One of the things I was trying to figure out is why Woodbury introduced the germ-free line at this moment in time. There was some hand-wringing about makeup being unsanitary and able to transmit dangerous infections, which may have simply been part and parcel of the general dislike of makeup in the early days of the industry, but common advice to avoid breakouts or infections even by the beginning of the 1930s was the same as today: don't share your makeup, wash your hands thoroughly before handling skincare/makeup (or use a clean brush/other tool) and be sure to remove your makeup daily.5 It appears that the germ-free line was just another marketing tactic to try to set Woodbury's products apart using the latest spin on science-backed cosmetics. Then again, though Woodbury's ads tied germs to unsightly skin issues rather than illness and the flu epidemic of 1918 was long over, the public may have been generally more fearful of germs given their knowledge of how diseases were spread and that vaccinations available today were still decades away in the early 1930s. (Think about it: the moment COVID was declared a pandemic came a tidal wave of articles on whether the virus could live on makeup.) And as historian Shiho Imai points out, certain populations, particularly the Japanese-American community living in Hawai'i, were especially susceptible to the claims of germ-free products. "The bubonic plague and Chinatown fire of 1900 was still fresh in the memory of many Honoluluans. In an environment in which the Chinese, Japanese, Korean and Filipinos continuously changed the geography of race in the city, the specter of germs constituted a peculiar threat to Honolulu's elite community...Woodbury's took advantage of the public's fear of contamination, a strategy that resonated especially with Hawai'i's English-speaking community."6
In any case, while the Federal Trade Commission filed a complaint against Woodbury for several other false claims in 1938, it wasn't until 1941 that they issued a cease and desist specifically on the germ-free marketing, noting that their germ-free/germ-proof products were neither "sterile" nor had any antiseptic properties. The promises made by today's beauty products seem less unbelievable than those Woodbury made in the 1930s - there's no way a company now could get away with claiming any product to be germ-free - but the ad copy is much more vague so as to avoid legal liability. Take, for example, Clé de Peau's holiday 2022 collection, the face cream of which contains something called "Skin-Empowering Illuminator" with an exclusive ingredient the company has dubbed "4MSK." In some ways this sort of drivel seems worse than more specific claims.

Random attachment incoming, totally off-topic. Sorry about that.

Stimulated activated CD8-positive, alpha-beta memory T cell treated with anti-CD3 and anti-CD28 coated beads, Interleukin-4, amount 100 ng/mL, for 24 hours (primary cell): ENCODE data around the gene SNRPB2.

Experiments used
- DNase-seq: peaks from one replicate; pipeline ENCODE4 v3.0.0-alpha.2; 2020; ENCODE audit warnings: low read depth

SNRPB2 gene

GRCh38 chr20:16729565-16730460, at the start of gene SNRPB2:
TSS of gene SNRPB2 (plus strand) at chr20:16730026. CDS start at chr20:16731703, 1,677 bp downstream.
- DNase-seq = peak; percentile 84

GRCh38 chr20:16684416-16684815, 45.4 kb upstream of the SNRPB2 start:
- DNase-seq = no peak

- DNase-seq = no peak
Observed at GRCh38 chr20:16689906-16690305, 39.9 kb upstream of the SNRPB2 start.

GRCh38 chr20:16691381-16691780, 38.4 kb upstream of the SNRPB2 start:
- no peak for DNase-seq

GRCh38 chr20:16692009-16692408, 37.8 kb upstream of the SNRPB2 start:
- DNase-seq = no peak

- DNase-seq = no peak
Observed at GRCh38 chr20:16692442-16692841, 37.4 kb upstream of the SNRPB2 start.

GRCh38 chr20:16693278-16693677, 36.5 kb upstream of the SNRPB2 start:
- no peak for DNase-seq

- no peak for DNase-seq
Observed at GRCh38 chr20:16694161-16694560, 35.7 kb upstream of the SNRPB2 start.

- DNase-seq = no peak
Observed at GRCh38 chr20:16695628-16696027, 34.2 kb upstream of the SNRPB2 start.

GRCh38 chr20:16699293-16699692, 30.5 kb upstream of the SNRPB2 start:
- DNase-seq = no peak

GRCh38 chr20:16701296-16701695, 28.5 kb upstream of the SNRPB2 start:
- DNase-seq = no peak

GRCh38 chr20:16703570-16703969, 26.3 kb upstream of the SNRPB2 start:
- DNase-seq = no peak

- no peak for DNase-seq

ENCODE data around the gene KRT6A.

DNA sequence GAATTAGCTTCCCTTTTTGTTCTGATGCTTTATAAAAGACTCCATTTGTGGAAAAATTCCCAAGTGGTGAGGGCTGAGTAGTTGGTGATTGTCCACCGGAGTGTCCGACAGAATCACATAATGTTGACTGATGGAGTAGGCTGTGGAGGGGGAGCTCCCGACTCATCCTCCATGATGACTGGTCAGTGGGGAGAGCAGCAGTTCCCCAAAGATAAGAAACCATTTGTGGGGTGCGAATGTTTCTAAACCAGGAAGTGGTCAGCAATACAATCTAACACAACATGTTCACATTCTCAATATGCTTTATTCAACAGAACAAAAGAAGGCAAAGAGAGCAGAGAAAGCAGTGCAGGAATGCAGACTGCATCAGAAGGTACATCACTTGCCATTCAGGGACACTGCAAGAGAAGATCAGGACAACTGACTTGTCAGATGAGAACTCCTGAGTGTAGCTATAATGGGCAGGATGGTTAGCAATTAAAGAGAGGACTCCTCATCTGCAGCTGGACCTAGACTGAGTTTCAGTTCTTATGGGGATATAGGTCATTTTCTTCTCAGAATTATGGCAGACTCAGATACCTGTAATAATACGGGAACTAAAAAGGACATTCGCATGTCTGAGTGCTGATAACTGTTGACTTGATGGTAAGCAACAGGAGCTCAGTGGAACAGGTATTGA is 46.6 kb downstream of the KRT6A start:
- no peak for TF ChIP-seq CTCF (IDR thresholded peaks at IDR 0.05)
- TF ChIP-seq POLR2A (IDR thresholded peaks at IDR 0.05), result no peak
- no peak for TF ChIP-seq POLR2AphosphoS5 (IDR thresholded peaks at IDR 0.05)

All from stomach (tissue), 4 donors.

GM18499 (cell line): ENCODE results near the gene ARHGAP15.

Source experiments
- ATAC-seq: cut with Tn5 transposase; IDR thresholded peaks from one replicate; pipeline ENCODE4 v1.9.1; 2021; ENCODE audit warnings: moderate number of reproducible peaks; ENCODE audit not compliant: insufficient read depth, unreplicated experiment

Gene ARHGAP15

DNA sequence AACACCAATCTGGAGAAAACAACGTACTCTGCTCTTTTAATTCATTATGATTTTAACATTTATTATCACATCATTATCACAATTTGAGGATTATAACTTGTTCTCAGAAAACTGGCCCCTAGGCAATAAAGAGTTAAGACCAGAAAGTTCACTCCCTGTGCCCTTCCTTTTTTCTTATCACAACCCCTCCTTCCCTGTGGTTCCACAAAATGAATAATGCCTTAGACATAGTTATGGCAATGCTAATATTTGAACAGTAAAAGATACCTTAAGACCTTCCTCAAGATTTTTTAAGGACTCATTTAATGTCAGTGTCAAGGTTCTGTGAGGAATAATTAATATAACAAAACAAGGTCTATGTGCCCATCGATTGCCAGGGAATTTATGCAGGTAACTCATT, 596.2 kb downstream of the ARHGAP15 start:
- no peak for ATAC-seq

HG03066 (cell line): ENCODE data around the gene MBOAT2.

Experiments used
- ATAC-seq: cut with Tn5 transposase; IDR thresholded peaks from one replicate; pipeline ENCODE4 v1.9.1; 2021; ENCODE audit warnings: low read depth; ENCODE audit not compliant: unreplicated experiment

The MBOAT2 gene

Have you ever felt misled by makeup marketing? The vast majority of marketing is patently untruthful, but I think the one I've been snookered by the most is anything labeled "shine-free". As an oily-skinned person I can tell you that I've spent countless dollars trying to achieve a matte t-zone to no avail, yet I fell for it hook, line and sinker for many years. Needless to say, I would have purchased Woodbury's germ-proof powder to avoid the horror of "shiny nose".
1 In their official ads, Woodbury inexplicably appeared to use "germ-proof" for rouge and lipstick and "germ-free" for skincare and face powder. Newspaper ads for all products seemed to use both terms interchangeably.
2 In 1936 Woodbury had increased the percentage of ad copy dedicated to discussing the germ-free qualities of their products; nevertheless even the earlier ads were significantly focused on the products being germ-free. See Advertising Age, December 9, 1935, vol. 6, issue 49, p. 25
3 Advertising Age, May 5, 1934, vol. 5, issue 18, p. 18
4 I have yet to find any evidence that there was a Dr. Charles (or any doctor for that matter) behind Dr. Charles Flesh Food. If anyone can dig something up I'd be grateful!
5 These statements are based on a quick review of newspaper articles from the time, including "Girls Warned Lipsticks Are Germ Carriers," Indiana Gazette, June 24, 1924 and "The Removal of Makeup," Des Moines Tribune, February 20, 1929.
6 Imai, Shiho. Creating the Nisei Market: Race and Citizenship in Hawaii's Japanese American Consumer Culture. University of Hawai'i Press (2010), p. 49. This statement suggests that xenophobia and racism may have been at play as well in the marketing and purchasing of germ-free products. In this case, buying these items may have been viewed by Japanese Americans living in Hawaii as a way to assimilate and avoid accusations of uncleanliness or spreading disease. (Again: see the current pandemic and greatly increased hate crimes towards Asians.)